December 8, 2008
Inside Market Data
'08 Data Spend Flat, Driven by Asia, EMEA
Firms worldwide will spend $23 billion on financial data in 2008-the same as in 2007-with a drop in outlay in the Americas but an increase in EMEA and Asia, according to research released by Burton-Taylor International Consulting.
Developing markets saw the greatest increase as
growing markets created demand for data, says
Douglas B Taylor, managing partner at
Burton-Taylor. Asia is seeing the most growth,
with an estimated 20.3 percent increase to $3.27
billion driven by the growing Chinese and Indian
markets, compared with $2.72 billion in 2007.
The research projects that spend in EMEA will rise by 6.8 percent to $9.11 billion, with most of the growth occurring in the Middle East. Spend in the Americas is projected to be $10.63 billion this year-9.6 percent less than in 2007. Though spend in Latin American countries actually increased, this was more than offset by the decrease in spend by US-based firms.
The most drastic change occurred in investment banking, where spend fell by 37.5 percent to $1.01 billion, even with the full impact of bankruptcies and restructuring yet to bite, and Taylor says he expects spend to continue to drop in 2009.
However, decision-making tools will still be needed to support firms' deal-making activities, he says, while regulatory changes may also create a need for information that firms previously did not need to understand or analyze, which could represent a growth opportunity for data vendors.
Fixed income and foreign exchange sales and trading groups shelled out $6.47 billion and remain the biggest spenders across every region, with FX trading driven by the recent weakness of the US dollar, Taylor says, though both markets are now leveling off following the credit market collapse. If not for the credit crisis, data spend might have seen double-digit growth from fixed-income businesses, Taylor says.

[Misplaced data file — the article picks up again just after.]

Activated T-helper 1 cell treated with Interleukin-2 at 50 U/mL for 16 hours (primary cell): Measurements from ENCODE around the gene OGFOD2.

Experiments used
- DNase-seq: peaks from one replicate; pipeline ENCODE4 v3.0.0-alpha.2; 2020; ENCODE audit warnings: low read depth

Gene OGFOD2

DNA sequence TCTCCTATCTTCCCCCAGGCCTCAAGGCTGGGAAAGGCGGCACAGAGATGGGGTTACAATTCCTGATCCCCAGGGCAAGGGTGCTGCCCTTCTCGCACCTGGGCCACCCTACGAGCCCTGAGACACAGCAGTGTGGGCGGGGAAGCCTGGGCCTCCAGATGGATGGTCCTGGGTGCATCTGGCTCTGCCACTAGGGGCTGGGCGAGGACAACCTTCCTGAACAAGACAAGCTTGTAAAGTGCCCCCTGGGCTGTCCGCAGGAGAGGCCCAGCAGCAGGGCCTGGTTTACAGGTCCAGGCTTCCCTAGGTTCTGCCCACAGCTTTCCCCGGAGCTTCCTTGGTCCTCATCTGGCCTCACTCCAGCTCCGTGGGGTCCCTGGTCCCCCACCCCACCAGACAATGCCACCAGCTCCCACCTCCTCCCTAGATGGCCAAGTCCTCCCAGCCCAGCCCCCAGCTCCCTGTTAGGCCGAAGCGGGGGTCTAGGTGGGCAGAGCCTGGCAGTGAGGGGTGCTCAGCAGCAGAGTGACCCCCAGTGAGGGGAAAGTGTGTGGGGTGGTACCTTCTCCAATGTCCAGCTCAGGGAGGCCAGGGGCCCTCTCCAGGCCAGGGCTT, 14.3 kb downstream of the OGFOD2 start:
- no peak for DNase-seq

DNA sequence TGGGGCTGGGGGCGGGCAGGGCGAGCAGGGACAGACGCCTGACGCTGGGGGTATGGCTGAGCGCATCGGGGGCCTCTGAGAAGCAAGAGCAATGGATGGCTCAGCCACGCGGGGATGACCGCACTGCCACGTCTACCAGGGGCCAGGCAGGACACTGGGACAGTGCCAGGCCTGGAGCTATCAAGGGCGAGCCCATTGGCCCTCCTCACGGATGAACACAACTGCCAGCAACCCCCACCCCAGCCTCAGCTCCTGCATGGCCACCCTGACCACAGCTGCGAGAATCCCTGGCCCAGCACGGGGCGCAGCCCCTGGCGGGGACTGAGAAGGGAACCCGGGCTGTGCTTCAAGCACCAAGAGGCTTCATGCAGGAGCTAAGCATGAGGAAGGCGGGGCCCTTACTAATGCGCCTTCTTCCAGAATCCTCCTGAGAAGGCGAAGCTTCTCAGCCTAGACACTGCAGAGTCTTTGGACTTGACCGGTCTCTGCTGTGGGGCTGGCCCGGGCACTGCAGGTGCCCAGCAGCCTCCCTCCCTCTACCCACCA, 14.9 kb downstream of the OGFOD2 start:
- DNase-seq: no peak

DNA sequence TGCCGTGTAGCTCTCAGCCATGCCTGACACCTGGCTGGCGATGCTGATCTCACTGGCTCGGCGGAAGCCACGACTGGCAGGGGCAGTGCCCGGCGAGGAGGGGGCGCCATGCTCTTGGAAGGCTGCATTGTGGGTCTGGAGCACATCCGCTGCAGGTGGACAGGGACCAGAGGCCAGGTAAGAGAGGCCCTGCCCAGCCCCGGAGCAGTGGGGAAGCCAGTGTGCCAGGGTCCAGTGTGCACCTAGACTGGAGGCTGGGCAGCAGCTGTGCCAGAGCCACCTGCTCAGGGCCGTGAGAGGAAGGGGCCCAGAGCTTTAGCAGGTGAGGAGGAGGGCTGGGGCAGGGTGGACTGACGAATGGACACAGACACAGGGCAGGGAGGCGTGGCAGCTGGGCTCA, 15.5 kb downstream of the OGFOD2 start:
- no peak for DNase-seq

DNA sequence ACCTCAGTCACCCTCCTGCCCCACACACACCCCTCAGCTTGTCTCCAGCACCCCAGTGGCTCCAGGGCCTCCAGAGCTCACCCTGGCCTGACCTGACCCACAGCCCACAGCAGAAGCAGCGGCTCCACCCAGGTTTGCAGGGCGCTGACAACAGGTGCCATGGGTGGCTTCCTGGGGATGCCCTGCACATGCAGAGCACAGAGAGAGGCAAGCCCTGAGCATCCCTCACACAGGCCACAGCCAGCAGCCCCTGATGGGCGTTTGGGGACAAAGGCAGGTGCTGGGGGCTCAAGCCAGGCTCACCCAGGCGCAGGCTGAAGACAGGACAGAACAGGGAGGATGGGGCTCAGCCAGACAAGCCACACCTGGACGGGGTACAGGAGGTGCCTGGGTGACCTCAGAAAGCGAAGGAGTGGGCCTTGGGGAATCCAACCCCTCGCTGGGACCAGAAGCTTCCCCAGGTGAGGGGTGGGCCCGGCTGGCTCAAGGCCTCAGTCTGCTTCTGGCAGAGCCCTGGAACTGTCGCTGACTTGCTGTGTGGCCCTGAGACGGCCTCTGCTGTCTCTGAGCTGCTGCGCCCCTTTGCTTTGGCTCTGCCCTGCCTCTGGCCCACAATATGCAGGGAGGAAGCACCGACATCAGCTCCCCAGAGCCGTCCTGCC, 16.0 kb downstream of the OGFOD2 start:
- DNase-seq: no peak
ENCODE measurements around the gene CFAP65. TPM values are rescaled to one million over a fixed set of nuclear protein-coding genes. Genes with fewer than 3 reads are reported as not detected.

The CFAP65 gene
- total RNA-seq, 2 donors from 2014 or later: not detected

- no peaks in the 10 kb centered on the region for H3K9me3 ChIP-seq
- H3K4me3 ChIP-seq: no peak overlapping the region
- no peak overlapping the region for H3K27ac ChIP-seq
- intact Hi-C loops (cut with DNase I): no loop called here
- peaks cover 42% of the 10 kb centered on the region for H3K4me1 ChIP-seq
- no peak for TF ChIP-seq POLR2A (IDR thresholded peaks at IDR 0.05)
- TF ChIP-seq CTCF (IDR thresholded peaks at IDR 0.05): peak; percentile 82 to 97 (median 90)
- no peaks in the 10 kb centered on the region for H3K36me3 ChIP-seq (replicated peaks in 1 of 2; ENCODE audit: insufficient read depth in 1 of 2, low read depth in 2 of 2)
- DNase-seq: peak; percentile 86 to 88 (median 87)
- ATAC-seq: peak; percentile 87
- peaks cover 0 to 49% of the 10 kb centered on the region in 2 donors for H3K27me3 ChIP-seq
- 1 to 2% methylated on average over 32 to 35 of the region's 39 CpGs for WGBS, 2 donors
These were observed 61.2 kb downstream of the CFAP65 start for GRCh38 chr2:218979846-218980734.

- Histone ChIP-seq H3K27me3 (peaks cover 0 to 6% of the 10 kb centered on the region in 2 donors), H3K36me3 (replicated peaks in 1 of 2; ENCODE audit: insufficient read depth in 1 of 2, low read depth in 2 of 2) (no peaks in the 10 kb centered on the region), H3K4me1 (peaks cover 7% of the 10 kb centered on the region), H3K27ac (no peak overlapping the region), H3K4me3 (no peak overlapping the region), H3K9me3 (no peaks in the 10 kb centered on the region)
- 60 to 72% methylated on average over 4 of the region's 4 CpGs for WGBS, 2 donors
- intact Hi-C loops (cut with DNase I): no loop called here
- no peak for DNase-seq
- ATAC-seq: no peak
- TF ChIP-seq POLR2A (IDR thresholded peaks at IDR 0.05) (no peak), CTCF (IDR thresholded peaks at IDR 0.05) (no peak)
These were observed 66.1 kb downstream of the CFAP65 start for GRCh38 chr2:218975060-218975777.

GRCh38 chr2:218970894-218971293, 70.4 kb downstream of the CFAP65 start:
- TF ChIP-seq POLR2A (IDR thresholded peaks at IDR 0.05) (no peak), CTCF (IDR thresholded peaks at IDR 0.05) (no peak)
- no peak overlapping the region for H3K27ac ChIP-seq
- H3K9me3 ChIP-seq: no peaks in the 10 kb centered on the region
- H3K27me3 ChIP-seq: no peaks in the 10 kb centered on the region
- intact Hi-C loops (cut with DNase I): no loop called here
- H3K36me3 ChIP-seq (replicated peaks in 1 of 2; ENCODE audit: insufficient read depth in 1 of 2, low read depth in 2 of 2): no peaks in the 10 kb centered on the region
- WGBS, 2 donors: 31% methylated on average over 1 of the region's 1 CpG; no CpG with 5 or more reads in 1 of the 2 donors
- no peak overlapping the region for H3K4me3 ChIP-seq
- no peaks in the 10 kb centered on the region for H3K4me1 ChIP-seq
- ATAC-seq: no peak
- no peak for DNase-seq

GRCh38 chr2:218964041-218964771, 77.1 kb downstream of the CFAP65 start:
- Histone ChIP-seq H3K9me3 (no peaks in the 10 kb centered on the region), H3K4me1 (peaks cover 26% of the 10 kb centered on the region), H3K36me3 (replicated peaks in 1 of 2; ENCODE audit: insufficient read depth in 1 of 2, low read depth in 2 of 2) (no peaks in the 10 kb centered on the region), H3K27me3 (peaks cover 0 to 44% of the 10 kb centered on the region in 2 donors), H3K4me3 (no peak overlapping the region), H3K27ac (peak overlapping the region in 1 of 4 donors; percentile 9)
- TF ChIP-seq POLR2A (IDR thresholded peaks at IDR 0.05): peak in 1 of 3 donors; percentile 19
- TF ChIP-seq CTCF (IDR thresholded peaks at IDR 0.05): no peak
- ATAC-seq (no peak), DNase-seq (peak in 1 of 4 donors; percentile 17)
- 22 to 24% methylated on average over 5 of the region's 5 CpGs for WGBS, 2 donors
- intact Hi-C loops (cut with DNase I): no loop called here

Data spend grew 5 percent to $5.12 billion among investment managers, which account for the second-largest segment of spend in the Americas and Asia, and which has experienced steady growth over the past couple years because of growing assets under management, leading to more fees and higher revenues-which Taylor says firms will need to reinvest in the best tools to surpass their rivals in this highly competitive market.
The greatest increase in data spend for 2008 came from the corporate sector- including treasury and investor relations- which spent 10 percent more than in 2007, partly as a result of regulatory changes requiring firms to increase their monitoring of messaging functions, Taylor says.
Taylor says it is still too early to determine the impact of the Thomson Reuters merger. The combined vendor now has 34 percent market share followed by Bloomberg at 24 percent, compared to 23 percent for Reuters, 22 percent for Bloomberg and 9 percent for Thomson last year. Taylor says he is waiting to see which vendor will break out among the other providers and show the necessary commitment to quality real-time and historical data on a sustainable basis to fill the third slot in the new "big three."
Burton-Taylor will release the final 2008 figures-including a full market share breakdown of data vendors and a forecast for 2009-in January or February.
by Vicki Chan
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April 10, 2013
Public Relations Information & Software Global
Share & Segment Sizing 2013
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